Do we need regulatory policies for the evaluation of m-health app? Or should we instead leave it unregulated no to stop innovations?

The current clutter of mobile (digital) health apps definitely requires a transparent and robust regulatory mechanism on global scale. Currently these mechanisms are fragmented and to some extent unreliable where only a fraction of the mobile health apps market is subject to regulatory standards prior to market entry. These are mainly applied through the existing regulatory mechanisms in the USA (FDA), UK (NHS digital Apps library) and the EU (EUs medical devices regulation). Furthermore, there are more than ten certification bodies clustered across these areas such as (NHS digital, PCHA, Xcertia, Wellocracy and others). These aim to certify and accredit different mobile and digital health services and products. More recently, the World Health Organisation (WHO) is in the process of establishing a new digital health department and has recently published detailed guidelines for recommendations on digital interventions for health system strengthening [1].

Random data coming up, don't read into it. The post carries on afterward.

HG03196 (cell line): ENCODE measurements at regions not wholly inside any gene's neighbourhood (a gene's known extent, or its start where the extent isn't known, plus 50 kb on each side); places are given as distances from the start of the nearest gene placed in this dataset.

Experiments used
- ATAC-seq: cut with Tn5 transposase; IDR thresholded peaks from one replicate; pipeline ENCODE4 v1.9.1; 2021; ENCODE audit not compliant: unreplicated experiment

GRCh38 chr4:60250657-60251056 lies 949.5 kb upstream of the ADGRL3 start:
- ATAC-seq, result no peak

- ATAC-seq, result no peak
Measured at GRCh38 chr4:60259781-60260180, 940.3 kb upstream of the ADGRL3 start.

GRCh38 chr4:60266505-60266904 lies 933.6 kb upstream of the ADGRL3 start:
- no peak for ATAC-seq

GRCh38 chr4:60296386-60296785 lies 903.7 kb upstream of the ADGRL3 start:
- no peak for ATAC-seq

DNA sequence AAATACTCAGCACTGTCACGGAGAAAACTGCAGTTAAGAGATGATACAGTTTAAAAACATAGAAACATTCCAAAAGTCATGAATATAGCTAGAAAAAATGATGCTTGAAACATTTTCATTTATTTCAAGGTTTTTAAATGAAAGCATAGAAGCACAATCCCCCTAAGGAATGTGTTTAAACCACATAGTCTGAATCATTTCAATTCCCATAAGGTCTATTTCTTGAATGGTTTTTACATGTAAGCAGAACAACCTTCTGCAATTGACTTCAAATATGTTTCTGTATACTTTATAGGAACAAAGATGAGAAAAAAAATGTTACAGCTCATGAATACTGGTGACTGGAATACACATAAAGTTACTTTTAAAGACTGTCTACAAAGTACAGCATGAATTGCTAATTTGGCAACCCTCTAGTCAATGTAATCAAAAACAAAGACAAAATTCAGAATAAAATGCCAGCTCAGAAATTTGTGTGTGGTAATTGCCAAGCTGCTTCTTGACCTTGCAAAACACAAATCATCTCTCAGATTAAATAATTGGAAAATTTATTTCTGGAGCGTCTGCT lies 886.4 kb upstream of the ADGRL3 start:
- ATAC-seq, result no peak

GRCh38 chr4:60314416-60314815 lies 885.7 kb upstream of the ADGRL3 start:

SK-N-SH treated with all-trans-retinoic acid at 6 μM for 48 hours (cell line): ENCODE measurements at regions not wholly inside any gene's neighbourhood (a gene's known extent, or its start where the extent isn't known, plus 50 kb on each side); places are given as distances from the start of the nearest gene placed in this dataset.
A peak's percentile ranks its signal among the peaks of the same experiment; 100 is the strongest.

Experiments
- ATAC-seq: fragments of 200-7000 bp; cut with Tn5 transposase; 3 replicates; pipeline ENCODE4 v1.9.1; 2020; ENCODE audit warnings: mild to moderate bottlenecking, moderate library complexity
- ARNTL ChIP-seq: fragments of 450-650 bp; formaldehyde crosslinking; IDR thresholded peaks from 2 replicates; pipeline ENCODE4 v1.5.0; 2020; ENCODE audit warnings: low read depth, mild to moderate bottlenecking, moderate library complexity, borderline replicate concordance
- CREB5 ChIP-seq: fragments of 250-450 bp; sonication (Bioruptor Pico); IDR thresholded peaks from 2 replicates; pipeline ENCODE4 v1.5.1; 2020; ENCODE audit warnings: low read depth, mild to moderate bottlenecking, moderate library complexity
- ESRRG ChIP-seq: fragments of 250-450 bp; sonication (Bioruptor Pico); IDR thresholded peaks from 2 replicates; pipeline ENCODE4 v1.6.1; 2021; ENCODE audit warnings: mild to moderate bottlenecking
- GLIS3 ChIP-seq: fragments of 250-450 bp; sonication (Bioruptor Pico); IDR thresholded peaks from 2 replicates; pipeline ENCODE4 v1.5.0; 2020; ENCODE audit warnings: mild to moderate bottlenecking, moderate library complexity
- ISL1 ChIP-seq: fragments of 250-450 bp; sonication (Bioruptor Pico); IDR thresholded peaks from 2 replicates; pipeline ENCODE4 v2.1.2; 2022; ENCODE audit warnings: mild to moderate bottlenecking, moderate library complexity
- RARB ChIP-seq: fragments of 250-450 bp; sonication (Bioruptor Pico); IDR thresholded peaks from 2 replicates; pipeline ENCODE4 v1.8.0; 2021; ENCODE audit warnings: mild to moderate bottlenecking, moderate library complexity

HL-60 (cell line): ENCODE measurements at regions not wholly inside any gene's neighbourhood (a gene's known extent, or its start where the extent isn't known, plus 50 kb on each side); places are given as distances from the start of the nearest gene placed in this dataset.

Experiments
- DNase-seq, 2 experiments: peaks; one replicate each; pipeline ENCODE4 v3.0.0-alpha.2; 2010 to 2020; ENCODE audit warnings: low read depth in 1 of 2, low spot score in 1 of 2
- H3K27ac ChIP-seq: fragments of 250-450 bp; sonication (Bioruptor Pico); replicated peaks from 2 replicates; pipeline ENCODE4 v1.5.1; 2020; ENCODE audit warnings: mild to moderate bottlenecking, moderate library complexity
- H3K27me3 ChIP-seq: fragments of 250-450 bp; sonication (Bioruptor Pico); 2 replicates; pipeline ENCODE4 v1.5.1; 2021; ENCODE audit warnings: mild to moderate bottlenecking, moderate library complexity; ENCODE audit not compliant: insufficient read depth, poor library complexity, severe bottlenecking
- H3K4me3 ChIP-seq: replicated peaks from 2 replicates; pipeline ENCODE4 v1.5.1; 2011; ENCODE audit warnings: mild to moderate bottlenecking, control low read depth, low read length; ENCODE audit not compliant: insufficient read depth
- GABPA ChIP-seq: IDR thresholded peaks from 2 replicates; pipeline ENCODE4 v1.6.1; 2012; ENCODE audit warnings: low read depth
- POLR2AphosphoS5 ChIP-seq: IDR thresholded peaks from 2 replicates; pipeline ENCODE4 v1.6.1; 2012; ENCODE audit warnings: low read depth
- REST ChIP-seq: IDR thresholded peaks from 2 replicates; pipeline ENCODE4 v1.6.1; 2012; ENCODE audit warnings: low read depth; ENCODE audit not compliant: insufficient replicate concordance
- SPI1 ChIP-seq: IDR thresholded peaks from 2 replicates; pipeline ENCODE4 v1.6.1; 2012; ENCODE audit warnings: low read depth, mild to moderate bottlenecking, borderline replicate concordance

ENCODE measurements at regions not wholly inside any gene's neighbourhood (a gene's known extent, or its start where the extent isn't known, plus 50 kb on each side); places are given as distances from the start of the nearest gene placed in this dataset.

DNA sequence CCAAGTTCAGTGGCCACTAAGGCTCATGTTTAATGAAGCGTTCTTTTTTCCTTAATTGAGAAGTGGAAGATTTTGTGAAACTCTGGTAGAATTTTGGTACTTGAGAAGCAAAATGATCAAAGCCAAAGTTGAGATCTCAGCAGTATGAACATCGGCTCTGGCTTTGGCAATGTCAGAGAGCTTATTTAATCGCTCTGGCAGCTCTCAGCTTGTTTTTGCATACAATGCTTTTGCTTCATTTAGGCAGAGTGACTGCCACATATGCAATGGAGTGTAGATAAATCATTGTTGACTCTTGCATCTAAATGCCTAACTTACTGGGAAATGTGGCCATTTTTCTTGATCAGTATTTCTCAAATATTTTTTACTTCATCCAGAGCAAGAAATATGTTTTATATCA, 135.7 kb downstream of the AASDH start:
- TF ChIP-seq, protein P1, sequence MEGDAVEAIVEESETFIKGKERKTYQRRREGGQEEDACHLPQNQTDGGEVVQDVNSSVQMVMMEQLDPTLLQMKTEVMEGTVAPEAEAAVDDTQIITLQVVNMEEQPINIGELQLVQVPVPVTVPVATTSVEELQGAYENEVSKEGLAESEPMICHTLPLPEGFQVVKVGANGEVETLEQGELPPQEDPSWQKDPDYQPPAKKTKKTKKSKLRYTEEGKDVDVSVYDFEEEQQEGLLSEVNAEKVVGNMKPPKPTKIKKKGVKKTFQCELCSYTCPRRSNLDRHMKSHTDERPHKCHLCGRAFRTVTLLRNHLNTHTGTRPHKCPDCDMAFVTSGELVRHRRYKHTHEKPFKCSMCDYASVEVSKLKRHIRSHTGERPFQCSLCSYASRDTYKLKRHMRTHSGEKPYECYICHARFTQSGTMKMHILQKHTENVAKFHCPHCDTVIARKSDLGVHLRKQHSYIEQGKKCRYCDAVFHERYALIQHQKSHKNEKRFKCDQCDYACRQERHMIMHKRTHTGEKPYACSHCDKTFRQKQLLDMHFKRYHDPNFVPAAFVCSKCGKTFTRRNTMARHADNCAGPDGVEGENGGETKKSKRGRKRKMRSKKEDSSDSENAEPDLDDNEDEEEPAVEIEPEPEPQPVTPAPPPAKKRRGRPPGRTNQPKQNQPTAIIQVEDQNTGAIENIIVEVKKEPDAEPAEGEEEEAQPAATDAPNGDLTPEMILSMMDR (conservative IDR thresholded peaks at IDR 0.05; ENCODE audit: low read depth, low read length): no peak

[1] The World Health Organisation (WHO), WHO guideline: Recommendations on digital interventions for health system strengthening, WHO, Geneva, 1-150, 2019, (https://apps.who.int › iris).

Which kind of applications is the most promising? Could you please give some examples?

There are numerous mobile (digital) health applications that were listed as ‘successful’ on a global level. Most of these are clinically validated, and methodologically evaluated services and applications were classified and were the basis of the new WHO digital interventions guidelines [1].  These include areas of telemedical and teleconsultation (client-to-provider telemedicine and (provider-to-provider telemedicine), provision of educational and training content to health workers, (mobile learning/m-Learning), stock notification and commodity and others [1].